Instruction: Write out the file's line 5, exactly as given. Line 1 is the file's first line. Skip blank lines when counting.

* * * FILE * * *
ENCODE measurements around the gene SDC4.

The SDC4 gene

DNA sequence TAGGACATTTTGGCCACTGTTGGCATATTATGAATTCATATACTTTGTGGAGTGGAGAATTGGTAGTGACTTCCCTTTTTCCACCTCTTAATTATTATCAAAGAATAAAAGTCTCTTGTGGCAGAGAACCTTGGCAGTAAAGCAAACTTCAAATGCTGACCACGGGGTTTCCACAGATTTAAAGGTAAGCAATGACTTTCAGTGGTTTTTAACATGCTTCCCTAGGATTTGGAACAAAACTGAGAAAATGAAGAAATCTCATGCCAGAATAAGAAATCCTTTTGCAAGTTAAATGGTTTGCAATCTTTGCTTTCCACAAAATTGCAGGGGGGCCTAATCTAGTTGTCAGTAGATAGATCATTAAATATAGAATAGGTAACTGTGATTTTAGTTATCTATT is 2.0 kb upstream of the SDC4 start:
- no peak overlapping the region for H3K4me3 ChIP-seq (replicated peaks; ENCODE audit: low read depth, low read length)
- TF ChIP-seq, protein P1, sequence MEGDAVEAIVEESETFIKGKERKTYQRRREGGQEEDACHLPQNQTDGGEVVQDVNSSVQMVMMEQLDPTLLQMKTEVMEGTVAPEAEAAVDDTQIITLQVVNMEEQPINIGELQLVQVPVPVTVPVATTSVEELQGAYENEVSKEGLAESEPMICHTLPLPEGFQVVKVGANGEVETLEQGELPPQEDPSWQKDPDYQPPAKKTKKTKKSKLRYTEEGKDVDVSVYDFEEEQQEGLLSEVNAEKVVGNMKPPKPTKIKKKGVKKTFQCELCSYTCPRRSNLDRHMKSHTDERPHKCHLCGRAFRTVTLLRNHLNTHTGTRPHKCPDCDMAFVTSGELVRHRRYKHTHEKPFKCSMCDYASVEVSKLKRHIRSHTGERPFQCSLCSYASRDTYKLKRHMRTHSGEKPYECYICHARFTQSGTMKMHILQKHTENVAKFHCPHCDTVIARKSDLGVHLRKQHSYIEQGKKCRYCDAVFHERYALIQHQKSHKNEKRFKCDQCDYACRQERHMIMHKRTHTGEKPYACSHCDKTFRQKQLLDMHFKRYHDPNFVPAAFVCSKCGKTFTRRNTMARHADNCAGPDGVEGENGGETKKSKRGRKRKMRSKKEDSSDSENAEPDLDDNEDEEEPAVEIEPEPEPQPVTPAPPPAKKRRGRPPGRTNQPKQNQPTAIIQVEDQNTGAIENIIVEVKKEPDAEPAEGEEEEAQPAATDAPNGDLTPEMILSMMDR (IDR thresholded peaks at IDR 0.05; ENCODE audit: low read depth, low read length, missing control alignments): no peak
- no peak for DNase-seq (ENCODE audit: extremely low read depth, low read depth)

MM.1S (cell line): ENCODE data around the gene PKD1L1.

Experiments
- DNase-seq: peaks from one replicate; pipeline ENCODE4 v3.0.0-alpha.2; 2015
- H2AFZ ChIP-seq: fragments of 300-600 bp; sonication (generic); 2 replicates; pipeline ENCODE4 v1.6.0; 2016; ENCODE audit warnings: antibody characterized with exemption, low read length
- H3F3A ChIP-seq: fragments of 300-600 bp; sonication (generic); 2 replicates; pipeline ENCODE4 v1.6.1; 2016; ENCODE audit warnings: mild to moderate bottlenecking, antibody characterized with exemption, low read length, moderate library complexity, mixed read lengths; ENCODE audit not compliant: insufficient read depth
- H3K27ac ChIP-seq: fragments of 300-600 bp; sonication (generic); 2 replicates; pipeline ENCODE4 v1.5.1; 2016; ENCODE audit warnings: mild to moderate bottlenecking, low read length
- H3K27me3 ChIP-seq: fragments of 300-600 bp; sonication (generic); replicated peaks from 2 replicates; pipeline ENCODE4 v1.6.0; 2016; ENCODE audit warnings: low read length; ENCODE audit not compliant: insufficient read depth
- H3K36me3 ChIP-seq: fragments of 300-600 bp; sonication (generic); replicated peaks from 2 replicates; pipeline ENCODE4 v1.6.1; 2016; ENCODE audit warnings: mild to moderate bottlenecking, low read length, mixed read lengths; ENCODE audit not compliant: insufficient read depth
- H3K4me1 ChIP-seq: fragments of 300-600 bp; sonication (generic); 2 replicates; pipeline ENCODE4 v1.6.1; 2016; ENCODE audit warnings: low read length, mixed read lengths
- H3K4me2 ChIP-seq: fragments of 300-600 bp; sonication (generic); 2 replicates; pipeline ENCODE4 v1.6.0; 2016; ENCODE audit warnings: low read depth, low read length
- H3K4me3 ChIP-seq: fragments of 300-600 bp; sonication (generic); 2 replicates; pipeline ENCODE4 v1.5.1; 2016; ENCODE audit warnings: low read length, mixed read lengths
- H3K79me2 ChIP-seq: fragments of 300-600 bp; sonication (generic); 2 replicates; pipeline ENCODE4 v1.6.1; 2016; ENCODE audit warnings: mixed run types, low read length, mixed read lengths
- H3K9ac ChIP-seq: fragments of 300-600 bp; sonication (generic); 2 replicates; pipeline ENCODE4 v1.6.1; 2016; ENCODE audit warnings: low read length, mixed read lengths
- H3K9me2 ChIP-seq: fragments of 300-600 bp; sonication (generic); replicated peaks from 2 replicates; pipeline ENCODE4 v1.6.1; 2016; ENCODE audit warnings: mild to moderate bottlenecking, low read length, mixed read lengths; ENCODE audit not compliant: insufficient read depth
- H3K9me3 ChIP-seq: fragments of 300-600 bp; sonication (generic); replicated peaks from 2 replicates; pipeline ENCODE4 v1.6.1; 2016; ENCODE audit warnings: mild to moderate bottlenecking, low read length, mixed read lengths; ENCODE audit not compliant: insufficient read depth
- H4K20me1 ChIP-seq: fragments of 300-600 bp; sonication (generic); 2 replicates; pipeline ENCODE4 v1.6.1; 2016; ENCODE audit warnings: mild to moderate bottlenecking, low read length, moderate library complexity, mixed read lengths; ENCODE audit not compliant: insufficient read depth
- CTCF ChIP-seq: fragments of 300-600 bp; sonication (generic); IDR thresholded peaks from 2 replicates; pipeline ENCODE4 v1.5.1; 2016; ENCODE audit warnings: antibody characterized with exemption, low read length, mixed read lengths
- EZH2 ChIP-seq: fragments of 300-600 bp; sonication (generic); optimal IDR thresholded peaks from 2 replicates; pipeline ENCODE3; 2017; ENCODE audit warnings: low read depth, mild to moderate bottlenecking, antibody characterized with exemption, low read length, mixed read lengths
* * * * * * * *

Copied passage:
- TF ChIP-seq, protein P1, sequence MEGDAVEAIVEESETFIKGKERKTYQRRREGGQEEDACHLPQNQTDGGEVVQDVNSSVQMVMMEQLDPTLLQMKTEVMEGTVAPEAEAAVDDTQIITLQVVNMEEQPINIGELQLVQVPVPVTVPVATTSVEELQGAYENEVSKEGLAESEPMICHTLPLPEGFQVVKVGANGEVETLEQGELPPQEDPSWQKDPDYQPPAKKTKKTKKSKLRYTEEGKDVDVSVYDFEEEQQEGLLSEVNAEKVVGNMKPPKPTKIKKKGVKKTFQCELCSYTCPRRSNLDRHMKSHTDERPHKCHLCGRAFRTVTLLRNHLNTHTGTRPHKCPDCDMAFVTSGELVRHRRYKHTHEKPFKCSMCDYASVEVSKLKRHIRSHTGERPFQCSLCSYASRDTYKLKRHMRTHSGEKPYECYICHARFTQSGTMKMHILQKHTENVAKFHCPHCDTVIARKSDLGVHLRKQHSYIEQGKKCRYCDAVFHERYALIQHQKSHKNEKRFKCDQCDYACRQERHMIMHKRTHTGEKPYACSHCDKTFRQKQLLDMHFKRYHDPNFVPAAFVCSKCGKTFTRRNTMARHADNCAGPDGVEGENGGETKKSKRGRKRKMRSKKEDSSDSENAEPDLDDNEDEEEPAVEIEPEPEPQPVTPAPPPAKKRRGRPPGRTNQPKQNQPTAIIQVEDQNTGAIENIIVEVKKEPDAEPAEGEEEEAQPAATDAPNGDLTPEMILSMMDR (IDR thresholded peaks at IDR 0.05; ENCODE audit: low read depth, low read length, missing control alignments): no peak